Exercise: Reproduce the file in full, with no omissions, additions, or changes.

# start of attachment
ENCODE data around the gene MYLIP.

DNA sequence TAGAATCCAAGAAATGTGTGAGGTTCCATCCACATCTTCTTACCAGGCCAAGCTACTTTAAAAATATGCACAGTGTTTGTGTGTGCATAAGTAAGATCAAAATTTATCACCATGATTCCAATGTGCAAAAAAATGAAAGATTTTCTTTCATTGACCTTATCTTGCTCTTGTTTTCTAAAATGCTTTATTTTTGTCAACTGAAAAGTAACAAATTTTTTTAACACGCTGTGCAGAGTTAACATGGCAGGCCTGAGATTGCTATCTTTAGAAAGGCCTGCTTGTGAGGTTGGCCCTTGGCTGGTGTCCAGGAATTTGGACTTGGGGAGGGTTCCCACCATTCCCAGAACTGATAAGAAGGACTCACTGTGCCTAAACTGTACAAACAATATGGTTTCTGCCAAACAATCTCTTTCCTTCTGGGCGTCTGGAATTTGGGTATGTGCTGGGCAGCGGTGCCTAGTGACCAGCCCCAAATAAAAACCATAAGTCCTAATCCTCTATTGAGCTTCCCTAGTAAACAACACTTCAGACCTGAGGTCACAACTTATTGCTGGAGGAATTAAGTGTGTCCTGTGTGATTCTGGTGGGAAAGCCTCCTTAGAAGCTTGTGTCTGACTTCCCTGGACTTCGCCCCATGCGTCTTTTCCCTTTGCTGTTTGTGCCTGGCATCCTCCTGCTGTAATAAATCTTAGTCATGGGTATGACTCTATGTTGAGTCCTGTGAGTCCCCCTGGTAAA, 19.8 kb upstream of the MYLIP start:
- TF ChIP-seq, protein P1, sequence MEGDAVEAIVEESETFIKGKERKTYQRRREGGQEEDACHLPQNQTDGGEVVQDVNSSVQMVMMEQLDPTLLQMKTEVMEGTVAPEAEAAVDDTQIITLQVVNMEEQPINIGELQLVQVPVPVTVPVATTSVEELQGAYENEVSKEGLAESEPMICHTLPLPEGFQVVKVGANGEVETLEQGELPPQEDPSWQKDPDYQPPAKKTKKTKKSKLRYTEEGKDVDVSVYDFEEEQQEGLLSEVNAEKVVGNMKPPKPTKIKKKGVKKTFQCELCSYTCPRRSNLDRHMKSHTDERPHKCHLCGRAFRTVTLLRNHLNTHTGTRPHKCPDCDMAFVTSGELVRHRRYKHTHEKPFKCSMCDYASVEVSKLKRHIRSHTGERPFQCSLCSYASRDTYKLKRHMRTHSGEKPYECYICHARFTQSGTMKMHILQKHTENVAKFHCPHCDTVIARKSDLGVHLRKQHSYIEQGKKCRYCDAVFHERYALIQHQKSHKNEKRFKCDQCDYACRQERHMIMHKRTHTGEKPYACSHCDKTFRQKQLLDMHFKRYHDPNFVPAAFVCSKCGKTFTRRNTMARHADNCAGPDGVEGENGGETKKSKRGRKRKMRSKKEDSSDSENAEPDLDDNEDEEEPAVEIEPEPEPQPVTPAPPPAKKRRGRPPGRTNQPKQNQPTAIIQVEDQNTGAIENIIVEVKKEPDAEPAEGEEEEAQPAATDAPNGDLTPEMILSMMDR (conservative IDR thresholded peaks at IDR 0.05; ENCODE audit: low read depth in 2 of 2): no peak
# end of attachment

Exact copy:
ENCODE data around the gene MYLIP.

DNA sequence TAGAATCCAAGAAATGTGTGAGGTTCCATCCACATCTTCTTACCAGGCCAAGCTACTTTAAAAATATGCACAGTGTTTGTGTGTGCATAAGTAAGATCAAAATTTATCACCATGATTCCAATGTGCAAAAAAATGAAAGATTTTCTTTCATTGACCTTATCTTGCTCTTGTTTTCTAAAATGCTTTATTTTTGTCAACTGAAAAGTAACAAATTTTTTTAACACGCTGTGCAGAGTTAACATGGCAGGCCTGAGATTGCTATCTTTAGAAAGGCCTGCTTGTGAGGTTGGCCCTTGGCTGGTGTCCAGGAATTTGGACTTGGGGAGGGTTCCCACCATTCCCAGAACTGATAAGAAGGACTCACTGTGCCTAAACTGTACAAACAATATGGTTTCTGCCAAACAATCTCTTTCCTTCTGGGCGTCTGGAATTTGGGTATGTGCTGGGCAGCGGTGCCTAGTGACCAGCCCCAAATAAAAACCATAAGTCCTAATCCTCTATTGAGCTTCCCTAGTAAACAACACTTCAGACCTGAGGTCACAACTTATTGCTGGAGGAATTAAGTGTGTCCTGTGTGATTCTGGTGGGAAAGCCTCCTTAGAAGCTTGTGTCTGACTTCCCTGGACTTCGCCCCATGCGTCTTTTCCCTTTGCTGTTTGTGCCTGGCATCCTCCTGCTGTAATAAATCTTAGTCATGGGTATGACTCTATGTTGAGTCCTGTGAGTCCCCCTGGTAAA, 19.8 kb upstream of the MYLIP start:
- TF ChIP-seq, protein P1, sequence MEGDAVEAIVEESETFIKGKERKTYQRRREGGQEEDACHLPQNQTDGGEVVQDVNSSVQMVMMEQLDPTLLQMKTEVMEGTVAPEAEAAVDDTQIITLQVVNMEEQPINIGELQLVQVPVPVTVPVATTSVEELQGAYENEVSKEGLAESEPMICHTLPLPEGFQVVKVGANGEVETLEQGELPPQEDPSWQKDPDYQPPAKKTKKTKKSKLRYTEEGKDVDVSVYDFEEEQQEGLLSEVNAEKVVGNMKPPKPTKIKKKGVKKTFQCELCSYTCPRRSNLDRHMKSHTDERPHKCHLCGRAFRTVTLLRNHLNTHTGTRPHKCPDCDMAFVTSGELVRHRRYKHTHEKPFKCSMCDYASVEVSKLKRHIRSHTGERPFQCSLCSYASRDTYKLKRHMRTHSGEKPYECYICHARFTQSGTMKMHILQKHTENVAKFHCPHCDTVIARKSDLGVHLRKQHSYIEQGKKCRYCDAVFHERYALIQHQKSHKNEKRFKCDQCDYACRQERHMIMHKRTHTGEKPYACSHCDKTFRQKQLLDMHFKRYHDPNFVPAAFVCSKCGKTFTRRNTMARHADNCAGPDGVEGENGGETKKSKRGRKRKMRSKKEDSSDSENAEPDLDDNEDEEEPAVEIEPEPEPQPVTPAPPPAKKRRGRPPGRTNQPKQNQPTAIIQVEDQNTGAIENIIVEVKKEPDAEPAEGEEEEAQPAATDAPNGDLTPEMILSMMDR (conservative IDR thresholded peaks at IDR 0.05; ENCODE audit: low read depth in 2 of 2): no peak